Morning Memo: Rove to raise money for Tillis; Harris plans statewide tour

GOP strategist Karl Rove will headline a series of fundraising events for U.S. Senate candidate Thom Tillis in mid-November, an aide to the former Bush administration official confirmed to Dome. The details are still being finalized but Rove and Tillis are likely to hit events across the state, Tillis allies said.

Next week, Tillis will attend a reception hosted by Rove’s political action committee, Crossroads GPS, which spent big money in the 2012 election. Democratic incumbent Kay Hagan used Rove as a foil in one of her recent fundraising pitches -- showing Rove’s close link to Tillis may help both sides.

As Tillis focuses on raising money his latest rival Mark Harris begins a high-flying announcement tour for next week. Read about it and more North Carolina political news below in the Dome Morning Memo.***

Morning Memo: Democrats hit GOP on education in new ad campaign

SEE IT HERE FIRST: N.C. Democrats launch ad campaign hitting GOP on education: The headline "Republican leadership has failed teachers in North Carolina" is hitting newspapers across the state this week in full-page advertisements paid for by the N.C. Democratic Party. The ads target 17 legislative districts (eight Senate, nine House) and criticize Republicans for not increasing teacher pay, forcing class size increases, eliminating some teacher assistants, ending the back-to-school tax holiday, cutting money for textbooks and supplies, taking away the graduate school bonus for (future) teachers and allowing private school vouchers.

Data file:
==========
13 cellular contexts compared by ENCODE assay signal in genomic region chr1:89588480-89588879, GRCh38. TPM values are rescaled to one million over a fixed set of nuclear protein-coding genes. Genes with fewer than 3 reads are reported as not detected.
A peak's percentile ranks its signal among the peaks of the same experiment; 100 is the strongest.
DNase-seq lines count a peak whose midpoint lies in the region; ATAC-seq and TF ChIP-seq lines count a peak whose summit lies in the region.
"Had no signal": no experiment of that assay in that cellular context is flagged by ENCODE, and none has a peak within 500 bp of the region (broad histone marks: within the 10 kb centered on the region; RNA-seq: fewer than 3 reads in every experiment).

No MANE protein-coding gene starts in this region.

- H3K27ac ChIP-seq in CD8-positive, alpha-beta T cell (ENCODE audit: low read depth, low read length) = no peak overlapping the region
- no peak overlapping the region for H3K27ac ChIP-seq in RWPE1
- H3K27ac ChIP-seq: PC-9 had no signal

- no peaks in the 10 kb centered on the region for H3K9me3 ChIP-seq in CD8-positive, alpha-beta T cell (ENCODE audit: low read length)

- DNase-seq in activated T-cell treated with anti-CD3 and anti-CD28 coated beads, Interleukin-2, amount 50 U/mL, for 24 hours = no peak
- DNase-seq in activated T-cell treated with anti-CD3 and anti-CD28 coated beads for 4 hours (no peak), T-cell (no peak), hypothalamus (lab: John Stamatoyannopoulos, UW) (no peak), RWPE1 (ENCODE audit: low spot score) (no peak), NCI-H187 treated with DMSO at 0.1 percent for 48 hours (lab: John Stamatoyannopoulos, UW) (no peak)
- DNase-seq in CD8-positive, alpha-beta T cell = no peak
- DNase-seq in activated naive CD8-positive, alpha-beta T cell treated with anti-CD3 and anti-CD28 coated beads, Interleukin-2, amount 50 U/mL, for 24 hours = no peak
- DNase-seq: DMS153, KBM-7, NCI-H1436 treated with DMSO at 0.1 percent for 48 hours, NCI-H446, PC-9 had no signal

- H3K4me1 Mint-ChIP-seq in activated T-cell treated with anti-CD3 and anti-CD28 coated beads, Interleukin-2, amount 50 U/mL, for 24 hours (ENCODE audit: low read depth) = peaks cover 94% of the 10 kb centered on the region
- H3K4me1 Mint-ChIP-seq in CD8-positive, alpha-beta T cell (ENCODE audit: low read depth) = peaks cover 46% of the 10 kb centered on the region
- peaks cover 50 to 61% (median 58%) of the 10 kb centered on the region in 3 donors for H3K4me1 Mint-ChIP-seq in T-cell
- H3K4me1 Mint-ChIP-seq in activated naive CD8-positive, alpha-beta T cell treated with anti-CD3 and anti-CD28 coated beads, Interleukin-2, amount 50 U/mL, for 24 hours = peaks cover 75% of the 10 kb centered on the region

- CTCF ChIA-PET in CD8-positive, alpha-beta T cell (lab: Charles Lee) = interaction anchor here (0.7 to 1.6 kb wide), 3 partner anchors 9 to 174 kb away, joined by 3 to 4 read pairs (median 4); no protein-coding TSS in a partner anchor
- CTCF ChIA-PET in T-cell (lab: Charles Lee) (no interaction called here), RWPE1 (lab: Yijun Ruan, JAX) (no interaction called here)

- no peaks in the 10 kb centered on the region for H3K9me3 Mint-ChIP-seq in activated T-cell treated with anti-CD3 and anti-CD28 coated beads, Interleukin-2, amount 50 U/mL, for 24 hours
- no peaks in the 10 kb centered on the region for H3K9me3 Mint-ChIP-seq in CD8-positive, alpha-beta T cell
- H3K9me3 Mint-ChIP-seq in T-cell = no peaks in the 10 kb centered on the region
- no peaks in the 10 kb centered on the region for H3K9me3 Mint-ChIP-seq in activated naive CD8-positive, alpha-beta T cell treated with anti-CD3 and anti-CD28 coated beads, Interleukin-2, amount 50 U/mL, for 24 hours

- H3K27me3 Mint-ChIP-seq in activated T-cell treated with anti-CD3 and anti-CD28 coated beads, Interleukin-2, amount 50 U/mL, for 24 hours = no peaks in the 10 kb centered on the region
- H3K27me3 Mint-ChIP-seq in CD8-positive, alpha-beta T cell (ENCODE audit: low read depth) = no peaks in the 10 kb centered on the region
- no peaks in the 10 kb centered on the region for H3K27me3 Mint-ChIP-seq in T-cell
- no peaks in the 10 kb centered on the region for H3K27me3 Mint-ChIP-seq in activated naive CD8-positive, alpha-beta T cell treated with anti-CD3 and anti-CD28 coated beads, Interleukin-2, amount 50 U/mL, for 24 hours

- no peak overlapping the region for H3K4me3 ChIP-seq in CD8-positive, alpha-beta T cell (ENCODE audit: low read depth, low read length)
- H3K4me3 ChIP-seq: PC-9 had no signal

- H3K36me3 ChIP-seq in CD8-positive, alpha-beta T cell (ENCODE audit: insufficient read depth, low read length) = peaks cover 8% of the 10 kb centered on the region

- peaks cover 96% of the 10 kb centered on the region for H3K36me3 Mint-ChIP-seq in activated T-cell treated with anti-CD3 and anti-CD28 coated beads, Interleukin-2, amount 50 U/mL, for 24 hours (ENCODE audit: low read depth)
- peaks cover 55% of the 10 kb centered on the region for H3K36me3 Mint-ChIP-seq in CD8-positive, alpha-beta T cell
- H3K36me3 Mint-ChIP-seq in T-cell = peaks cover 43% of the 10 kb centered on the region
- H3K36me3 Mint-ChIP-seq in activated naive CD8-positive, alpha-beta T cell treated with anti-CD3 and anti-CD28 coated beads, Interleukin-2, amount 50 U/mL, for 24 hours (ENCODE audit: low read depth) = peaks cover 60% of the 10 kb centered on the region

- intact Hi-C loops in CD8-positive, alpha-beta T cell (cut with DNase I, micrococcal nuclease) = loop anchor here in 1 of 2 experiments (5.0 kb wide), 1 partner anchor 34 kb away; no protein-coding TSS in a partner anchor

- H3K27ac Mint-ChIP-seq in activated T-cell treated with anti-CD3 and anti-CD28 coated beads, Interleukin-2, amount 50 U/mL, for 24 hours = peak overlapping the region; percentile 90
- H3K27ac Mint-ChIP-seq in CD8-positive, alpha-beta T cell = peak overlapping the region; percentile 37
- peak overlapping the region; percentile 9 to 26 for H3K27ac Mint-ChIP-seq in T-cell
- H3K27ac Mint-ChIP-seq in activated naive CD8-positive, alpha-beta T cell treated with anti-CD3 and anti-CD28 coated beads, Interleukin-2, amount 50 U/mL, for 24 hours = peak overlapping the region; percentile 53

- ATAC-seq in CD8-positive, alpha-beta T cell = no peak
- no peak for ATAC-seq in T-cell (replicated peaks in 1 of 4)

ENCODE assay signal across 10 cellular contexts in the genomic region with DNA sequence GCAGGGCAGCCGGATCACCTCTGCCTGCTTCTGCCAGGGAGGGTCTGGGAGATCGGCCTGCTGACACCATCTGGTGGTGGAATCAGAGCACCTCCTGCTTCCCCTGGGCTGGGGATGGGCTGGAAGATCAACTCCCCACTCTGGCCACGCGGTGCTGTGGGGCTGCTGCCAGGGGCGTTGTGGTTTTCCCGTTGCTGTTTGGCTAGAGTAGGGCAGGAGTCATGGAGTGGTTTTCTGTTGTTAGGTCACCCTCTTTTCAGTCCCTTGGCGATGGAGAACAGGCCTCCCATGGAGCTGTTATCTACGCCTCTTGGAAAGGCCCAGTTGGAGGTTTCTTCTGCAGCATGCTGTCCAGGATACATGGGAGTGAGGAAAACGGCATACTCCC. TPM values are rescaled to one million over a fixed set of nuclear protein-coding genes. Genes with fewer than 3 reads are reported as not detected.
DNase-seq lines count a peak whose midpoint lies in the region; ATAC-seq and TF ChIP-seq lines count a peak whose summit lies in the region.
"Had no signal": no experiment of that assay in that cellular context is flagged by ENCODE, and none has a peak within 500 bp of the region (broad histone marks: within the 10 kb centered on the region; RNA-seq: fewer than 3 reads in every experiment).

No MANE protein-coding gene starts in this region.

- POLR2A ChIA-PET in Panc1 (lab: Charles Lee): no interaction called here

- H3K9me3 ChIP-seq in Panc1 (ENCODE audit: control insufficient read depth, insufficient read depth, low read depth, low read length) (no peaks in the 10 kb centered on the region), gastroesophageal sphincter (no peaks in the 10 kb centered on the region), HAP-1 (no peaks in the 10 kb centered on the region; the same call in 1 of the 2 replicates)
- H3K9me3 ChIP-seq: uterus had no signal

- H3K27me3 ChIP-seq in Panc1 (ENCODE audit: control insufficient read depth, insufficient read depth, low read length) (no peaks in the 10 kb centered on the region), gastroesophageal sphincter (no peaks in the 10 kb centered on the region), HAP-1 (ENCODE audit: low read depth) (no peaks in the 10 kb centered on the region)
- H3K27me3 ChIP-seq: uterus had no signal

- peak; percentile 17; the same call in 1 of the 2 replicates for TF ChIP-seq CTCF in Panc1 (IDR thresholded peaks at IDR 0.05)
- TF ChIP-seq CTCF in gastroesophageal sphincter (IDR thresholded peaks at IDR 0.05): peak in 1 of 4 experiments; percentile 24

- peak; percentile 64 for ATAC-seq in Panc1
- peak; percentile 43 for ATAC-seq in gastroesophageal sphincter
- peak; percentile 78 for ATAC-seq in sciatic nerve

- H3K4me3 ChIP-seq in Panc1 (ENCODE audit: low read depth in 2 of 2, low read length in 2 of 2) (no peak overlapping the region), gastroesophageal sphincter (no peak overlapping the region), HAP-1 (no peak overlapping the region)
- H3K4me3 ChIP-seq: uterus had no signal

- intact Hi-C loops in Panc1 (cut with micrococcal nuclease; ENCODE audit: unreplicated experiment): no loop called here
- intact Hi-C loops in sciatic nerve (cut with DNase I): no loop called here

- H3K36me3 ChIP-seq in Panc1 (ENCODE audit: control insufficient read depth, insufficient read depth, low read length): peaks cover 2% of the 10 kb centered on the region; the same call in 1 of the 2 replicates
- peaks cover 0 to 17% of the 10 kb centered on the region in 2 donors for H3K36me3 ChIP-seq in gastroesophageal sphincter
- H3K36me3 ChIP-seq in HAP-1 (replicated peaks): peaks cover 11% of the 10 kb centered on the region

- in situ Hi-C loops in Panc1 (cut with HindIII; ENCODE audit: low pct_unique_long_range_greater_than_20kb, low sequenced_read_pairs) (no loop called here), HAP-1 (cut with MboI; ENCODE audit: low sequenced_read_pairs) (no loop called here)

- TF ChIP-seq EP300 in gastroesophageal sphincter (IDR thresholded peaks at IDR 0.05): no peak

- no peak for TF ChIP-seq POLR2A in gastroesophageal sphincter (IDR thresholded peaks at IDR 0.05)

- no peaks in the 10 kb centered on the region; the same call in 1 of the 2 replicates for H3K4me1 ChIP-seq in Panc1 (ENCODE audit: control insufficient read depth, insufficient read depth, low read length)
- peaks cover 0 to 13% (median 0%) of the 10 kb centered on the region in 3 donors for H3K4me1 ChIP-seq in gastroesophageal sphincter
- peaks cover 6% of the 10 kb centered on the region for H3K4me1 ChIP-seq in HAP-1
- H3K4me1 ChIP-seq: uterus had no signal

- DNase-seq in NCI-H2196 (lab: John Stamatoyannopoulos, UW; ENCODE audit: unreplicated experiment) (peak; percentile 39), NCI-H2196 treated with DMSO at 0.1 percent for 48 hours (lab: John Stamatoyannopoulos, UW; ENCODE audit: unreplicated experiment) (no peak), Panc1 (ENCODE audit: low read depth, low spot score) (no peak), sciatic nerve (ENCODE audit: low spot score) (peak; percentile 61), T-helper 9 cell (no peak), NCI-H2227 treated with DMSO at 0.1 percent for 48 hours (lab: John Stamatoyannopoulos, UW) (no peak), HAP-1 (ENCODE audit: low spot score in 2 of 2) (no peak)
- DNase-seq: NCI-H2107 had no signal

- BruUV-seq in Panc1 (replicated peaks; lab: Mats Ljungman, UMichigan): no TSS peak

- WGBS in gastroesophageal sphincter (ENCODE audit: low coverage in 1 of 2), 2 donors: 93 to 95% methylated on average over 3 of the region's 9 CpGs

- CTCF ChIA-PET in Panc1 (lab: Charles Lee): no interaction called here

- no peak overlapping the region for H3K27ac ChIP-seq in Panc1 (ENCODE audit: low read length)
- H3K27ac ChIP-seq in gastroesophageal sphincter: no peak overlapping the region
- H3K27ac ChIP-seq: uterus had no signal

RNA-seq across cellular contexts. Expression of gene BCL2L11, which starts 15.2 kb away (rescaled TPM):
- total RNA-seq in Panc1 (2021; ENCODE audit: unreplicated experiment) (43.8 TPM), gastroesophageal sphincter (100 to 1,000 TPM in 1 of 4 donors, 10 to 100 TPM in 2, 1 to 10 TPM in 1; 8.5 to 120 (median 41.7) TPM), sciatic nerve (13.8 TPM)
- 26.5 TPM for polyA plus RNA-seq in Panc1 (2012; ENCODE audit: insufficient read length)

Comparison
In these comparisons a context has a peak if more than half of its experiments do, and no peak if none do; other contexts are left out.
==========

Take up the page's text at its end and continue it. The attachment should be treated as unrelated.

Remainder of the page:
"We’re putting Gov. McCrory and Republican legislators on notice that their assault on public education is not going unnoticed," said Robert Dempsey, the party's executive director.

***See the ad and get a list of the targeted lawmakers below in today's Dome Morning Memo.***

Document(s):
AD.pdf

Weak NC Democratic Party could Hagan chances, The Hill says

A report The Hill, a Capitol Hill, is reporting that "weak state parties in the South risk hurting Democrats’ chances of holding — or gaining — critical Senate seats in 2014.'

The article by the Cameron Joseph says that struggles in Louisiana, Georgia, and North Carolina "could force national Democrats, and the candidates themselves, to step in with big-dollar investments to build get-out-the-vote programs that are often left to the party’s state-level operations.''

“There’s a lot of drama in all of those places,” said one national Democratic strategist. “That means a lot more responsibility for coordinated campaigns in those states and really elevates the importance of field programs, things that are traditionally done by those state parties.”